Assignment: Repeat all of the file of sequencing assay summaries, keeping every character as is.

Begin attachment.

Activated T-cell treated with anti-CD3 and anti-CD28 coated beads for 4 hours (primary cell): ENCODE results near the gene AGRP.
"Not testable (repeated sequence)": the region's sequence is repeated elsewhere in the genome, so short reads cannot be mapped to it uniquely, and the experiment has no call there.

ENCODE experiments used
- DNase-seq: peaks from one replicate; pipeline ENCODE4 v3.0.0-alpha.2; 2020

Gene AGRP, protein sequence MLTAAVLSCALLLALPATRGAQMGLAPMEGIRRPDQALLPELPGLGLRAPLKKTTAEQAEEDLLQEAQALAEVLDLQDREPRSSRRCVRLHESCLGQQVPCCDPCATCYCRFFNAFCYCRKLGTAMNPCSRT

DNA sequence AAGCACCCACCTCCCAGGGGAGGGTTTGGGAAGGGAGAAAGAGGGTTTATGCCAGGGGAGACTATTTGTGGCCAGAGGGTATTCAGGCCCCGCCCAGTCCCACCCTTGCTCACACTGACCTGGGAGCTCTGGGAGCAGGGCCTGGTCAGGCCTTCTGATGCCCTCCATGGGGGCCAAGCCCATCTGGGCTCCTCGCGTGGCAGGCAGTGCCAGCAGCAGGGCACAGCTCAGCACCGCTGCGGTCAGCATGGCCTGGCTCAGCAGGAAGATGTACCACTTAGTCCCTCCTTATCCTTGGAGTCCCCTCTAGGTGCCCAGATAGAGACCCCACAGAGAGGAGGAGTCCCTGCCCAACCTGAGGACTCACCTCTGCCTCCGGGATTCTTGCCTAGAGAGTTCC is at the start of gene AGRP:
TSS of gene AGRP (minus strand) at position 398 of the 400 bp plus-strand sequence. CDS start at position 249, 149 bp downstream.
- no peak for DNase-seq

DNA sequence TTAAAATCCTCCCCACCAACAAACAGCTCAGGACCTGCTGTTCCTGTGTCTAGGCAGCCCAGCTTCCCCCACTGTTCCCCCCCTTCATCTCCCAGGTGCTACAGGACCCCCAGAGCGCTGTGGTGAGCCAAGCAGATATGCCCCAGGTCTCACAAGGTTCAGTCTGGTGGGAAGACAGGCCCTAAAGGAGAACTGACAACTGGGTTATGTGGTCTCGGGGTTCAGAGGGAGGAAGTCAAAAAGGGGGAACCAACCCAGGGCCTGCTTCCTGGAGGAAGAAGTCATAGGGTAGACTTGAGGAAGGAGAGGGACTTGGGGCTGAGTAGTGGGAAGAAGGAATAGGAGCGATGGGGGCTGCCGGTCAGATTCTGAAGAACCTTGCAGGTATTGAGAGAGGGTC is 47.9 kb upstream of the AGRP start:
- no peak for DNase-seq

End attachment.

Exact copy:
Activated T-cell treated with anti-CD3 and anti-CD28 coated beads for 4 hours (primary cell): ENCODE results near the gene AGRP.
"Not testable (repeated sequence)": the region's sequence is repeated elsewhere in the genome, so short reads cannot be mapped to it uniquely, and the experiment has no call there.

ENCODE experiments used
- DNase-seq: peaks from one replicate; pipeline ENCODE4 v3.0.0-alpha.2; 2020

Gene AGRP, protein sequence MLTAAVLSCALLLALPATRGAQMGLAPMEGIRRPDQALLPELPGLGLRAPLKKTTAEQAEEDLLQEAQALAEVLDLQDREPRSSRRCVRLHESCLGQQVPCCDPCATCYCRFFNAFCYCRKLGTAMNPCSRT

DNA sequence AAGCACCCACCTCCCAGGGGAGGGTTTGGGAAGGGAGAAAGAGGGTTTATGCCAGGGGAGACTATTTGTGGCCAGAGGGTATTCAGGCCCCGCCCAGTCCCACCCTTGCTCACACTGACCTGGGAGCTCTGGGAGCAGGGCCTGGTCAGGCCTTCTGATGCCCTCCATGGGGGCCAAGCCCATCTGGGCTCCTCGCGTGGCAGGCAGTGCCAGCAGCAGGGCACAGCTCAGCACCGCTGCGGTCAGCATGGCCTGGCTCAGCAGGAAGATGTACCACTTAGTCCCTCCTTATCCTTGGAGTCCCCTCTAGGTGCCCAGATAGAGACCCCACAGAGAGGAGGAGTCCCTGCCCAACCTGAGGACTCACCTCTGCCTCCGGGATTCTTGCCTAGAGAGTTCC is at the start of gene AGRP:
TSS of gene AGRP (minus strand) at position 398 of the 400 bp plus-strand sequence. CDS start at position 249, 149 bp downstream.
- no peak for DNase-seq

DNA sequence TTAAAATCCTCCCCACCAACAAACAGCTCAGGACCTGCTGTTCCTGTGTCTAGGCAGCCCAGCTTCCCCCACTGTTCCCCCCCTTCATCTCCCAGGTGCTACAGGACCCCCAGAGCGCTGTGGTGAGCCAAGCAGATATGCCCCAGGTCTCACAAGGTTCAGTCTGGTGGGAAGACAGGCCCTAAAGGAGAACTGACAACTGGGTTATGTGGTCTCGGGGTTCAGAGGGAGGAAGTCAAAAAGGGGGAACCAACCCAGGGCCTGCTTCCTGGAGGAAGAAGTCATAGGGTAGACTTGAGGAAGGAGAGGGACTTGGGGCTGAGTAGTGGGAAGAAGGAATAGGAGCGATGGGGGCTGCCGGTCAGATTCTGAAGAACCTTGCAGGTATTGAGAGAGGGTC is 47.9 kb upstream of the AGRP start:
- no peak for DNase-seq